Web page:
You need JavaScript to view this

Studies on the Mechanism of Radiation Resistance in Micrococcus Radiodurans and its Sensitization

Conference:

Abstract

Efficient and accurate repair of radiation-induced lesions in M. radiodurans was investigated as to the cause of its extreme radioresistance. The cells were made permeable to deoxyribonucleoside triphosphate by treatment with non-ionic detergent, Triton X-100. After irradiation with 2 krad gamma rays more than 80% of the single-strand scissions were rejoined in the permeable cells within 10 min at 37 Degree-Sign C. This fast repair process requires the presence of deoxyribonucleoside triphosphates and NAD. However, rejoining of DNA strand scission was incomplete after prolonged incubation in the permeable cells. This suggests that alternate repair reaction(s) is necessary for complete recovery. The other type of radiation lesion was found by postirradiation incubation at non-permissive temperature, which markedly sensitizes this bacterium to radiation. Postincubation at this temperature also sensitizes the cells to chemicals that damage DNA. The extreme radioresistance of this bacterium was also lost by mutation and an isolated radiosensitive mutant showed almost the same radiosensitivity as E. coli K12 or B/r. These results are discussed in connection with the extreme radioresistance of M. radiodurans. (author)
Authors:
Kitayama, S.; Matsuyama, A. [1] 
  1. Radiobiology Laboratory, Institute of Physical and Chemical Research, Wako-shi, Saitama-ken (Japan)
Publication Date:
Jun 15, 1978
Product Type:
Conference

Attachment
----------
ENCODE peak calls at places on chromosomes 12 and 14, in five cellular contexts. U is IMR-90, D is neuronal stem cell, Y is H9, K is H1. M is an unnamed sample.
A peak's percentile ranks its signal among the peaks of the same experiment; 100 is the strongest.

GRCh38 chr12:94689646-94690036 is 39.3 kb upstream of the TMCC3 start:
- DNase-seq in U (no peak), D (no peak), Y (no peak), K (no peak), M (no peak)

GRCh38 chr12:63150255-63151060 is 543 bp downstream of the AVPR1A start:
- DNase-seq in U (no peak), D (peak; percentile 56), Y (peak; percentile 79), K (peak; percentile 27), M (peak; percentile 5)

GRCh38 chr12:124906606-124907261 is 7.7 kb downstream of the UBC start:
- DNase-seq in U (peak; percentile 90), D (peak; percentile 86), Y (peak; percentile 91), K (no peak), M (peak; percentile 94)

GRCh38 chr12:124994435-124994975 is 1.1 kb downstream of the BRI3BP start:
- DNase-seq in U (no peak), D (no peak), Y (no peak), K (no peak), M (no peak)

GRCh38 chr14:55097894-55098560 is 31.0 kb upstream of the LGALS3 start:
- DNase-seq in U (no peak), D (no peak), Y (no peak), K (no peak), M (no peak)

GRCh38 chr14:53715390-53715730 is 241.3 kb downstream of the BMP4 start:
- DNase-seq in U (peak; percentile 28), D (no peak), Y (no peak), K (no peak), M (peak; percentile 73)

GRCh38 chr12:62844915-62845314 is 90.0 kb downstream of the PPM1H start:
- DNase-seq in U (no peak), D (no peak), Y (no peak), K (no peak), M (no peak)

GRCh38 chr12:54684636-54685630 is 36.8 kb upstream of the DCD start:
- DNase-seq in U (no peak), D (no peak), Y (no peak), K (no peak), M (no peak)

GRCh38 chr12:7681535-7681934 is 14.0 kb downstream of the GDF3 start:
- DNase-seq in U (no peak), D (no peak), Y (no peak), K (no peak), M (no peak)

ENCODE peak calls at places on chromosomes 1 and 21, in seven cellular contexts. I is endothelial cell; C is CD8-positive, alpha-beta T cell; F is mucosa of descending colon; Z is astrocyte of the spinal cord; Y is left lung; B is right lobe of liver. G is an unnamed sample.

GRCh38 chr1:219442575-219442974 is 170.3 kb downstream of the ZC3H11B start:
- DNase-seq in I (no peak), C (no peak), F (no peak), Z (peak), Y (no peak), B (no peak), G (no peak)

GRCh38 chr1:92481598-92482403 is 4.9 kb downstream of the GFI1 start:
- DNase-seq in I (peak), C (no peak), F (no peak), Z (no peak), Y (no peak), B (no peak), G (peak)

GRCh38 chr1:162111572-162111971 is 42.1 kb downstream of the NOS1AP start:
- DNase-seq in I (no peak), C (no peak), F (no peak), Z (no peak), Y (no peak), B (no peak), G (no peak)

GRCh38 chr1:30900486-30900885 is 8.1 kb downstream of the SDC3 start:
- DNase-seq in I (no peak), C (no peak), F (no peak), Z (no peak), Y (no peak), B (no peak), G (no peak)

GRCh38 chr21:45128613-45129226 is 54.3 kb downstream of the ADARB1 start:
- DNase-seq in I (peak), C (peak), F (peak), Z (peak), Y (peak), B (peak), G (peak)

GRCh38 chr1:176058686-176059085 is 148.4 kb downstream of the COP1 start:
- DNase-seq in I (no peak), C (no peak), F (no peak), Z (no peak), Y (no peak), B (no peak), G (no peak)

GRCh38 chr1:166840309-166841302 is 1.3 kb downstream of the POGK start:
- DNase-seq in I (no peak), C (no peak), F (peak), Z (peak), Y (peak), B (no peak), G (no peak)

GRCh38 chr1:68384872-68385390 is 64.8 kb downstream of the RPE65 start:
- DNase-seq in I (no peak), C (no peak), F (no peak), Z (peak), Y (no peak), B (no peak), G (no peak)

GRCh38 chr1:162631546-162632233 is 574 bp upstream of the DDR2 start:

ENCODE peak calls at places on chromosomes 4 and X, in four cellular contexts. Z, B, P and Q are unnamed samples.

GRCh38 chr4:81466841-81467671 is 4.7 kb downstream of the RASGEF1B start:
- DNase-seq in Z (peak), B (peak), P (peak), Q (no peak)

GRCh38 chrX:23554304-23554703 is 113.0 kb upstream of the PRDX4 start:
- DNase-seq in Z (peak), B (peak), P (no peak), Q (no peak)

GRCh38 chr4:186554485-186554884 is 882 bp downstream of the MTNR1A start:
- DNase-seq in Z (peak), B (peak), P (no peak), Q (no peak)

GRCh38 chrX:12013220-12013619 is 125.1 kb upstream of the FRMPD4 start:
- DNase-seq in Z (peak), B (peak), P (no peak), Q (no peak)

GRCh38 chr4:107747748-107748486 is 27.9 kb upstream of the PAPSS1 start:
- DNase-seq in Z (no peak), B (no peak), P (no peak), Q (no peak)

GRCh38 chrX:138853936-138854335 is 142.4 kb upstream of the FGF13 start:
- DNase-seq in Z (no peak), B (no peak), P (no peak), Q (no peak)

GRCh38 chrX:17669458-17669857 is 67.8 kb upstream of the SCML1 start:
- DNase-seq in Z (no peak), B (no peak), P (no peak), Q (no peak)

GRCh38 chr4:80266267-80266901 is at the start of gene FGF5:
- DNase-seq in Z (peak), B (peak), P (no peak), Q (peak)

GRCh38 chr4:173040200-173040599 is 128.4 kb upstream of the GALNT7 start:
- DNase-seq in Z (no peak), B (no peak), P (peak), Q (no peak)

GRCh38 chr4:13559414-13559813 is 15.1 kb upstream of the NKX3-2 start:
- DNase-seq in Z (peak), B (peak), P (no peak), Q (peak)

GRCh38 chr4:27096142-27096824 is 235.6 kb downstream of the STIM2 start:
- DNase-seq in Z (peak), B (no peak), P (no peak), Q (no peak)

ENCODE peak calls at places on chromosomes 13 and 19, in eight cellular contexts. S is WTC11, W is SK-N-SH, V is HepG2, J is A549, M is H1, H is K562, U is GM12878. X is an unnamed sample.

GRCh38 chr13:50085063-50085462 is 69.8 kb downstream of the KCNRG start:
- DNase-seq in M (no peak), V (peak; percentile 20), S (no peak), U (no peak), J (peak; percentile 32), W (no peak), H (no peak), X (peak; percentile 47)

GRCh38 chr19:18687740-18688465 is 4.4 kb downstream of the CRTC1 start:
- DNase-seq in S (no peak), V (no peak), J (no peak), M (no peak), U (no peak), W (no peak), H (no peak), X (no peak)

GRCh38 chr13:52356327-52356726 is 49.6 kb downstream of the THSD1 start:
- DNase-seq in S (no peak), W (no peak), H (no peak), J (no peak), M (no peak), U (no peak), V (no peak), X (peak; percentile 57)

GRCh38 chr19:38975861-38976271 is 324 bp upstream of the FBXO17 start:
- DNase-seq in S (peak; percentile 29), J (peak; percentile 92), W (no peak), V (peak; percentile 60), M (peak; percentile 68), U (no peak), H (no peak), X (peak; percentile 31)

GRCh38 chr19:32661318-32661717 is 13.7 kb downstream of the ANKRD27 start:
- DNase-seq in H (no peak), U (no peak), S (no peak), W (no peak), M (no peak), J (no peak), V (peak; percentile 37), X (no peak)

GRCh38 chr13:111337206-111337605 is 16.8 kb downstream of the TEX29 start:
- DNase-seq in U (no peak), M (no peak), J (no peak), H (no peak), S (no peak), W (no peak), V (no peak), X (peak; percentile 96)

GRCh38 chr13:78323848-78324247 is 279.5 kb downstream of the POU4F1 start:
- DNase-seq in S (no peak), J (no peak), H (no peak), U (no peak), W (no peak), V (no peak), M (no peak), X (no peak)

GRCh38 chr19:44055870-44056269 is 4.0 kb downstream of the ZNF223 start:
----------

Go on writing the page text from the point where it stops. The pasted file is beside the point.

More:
Report Number:
IAEA-SM-221/38
Resource Relation:
Conference: International Symposium on Food Preservation by Irradiation, Wageningen (Netherlands), 21-25 Nov 1977; Other Information: 10 refs., 3 tabs., 7 figs.; Related Information: In: Food Preservation by Irradiation. Vol. II. Proceedings of an International Symposium on Food Preservation by Irradiation| 446 p.
Subject:
60 APPLIED LIFE SCIENCES; BIOLOGICAL RADIATION EFFECTS; DAMAGE; DETERGENTS; DNA; GAMMA RADIATION; INCUBATION; MICROCOCCUS RADIODURANS; MUTANTS; MUTATIONS; NAD; RADICIDATION; RADIOSENSITIVITY; REPAIR
OSTI ID:
22113910
Research Organizations:
International Atomic Energy Agency, Vienna (Austria); Food and Agriculture Organization of the United Nations, Rome (Italy); World Health Organization, Geneva (Switzerland)
Country of Origin:
IAEA
Language:
English
Other Identifying Numbers:
Other: ISSN 0074-1884; ISBN 92-0-010378-2; TRN: XA13M1796070892
Submitting Site:
INIS
Size:
page(s) 145-156
Announcement Date:
Jul 20, 2013

Conference:

Citation Formats

Kitayama, S., and Matsuyama, A. Studies on the Mechanism of Radiation Resistance in Micrococcus Radiodurans and its Sensitization. IAEA: N. p., 1978. Web.
Kitayama, S., & Matsuyama, A. Studies on the Mechanism of Radiation Resistance in Micrococcus Radiodurans and its Sensitization. IAEA.
Kitayama, S., and Matsuyama, A. 1978. "Studies on the Mechanism of Radiation Resistance in Micrococcus Radiodurans and its Sensitization." IAEA.
@misc{etde_22113910,
title = {Studies on the Mechanism of Radiation Resistance in Micrococcus Radiodurans and its Sensitization}
author = {Kitayama, S., and Matsuyama, A.}
abstractNote = {Efficient and accurate repair of radiation-induced lesions in M. radiodurans was investigated as to the cause of its extreme radioresistance. The cells were made permeable to deoxyribonucleoside triphosphate by treatment with non-ionic detergent, Triton X-100. After irradiation with 2 krad gamma rays more than 80% of the single-strand scissions were rejoined in the permeable cells within 10 min at 37 Degree-Sign C. This fast repair process requires the presence of deoxyribonucleoside triphosphates and NAD. However, rejoining of DNA strand scission was incomplete after prolonged incubation in the permeable cells. This suggests that alternate repair reaction(s) is necessary for complete recovery. The other type of radiation lesion was found by postirradiation incubation at non-permissive temperature, which markedly sensitizes this bacterium to radiation. Postincubation at this temperature also sensitizes the cells to chemicals that damage DNA. The extreme radioresistance of this bacterium was also lost by mutation and an isolated radiosensitive mutant showed almost the same radiosensitivity as E. coli K12 or B/r. These results are discussed in connection with the extreme radioresistance of M. radiodurans. (author)}
place = {IAEA}
year = {1978}
month = {Jun}
}